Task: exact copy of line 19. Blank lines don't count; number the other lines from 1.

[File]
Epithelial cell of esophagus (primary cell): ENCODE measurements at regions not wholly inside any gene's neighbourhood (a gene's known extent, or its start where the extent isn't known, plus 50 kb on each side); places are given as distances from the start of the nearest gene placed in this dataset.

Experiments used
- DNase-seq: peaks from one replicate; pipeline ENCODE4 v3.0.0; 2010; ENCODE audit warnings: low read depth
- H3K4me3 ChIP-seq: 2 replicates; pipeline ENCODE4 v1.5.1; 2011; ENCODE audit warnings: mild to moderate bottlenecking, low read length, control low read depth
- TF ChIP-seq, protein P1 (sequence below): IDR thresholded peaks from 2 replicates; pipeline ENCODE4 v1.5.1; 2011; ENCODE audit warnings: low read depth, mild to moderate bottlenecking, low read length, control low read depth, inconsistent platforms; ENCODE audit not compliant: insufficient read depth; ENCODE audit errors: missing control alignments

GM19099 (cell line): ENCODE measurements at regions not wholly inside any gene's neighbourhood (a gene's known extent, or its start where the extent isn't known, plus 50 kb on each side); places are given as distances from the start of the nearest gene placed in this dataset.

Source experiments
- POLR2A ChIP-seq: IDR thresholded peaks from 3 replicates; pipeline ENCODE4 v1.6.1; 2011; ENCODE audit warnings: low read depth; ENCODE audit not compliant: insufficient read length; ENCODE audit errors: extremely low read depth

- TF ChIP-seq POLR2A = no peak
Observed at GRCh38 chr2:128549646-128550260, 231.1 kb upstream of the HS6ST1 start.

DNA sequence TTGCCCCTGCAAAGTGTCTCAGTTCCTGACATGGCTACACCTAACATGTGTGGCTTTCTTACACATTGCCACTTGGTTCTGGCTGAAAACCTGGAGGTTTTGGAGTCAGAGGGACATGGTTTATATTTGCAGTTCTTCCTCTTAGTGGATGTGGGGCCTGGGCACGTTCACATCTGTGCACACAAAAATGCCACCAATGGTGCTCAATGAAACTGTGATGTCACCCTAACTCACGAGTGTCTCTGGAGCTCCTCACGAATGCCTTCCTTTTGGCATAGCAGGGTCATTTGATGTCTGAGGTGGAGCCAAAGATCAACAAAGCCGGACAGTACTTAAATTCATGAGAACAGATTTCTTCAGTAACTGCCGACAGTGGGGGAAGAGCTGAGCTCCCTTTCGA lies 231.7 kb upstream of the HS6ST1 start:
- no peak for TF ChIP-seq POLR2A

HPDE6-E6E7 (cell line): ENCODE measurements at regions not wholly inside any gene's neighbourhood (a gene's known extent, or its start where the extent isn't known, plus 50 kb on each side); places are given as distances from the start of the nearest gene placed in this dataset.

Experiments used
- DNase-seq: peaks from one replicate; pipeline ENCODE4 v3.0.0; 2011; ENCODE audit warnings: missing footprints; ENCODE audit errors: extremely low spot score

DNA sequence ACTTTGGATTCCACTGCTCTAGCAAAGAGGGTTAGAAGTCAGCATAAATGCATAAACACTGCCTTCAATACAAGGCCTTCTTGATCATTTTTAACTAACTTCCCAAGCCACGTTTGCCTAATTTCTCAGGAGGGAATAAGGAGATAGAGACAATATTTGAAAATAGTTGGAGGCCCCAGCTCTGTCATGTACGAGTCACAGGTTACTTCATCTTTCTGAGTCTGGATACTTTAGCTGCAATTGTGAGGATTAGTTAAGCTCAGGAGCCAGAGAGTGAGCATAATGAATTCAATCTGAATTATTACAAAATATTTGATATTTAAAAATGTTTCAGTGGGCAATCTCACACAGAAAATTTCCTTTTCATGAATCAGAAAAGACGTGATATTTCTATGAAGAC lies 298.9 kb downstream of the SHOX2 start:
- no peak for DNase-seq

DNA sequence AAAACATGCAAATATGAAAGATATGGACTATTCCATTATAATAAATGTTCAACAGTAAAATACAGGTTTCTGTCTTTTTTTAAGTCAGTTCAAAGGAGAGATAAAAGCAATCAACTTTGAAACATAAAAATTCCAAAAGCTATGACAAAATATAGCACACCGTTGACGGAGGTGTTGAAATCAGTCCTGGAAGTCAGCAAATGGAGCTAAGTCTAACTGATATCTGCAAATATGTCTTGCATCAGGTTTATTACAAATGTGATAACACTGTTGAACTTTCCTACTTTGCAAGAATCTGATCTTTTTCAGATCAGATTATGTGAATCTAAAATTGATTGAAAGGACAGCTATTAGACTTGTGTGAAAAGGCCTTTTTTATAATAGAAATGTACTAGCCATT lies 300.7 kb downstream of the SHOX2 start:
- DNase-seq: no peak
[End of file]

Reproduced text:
- DNase-seq: no peak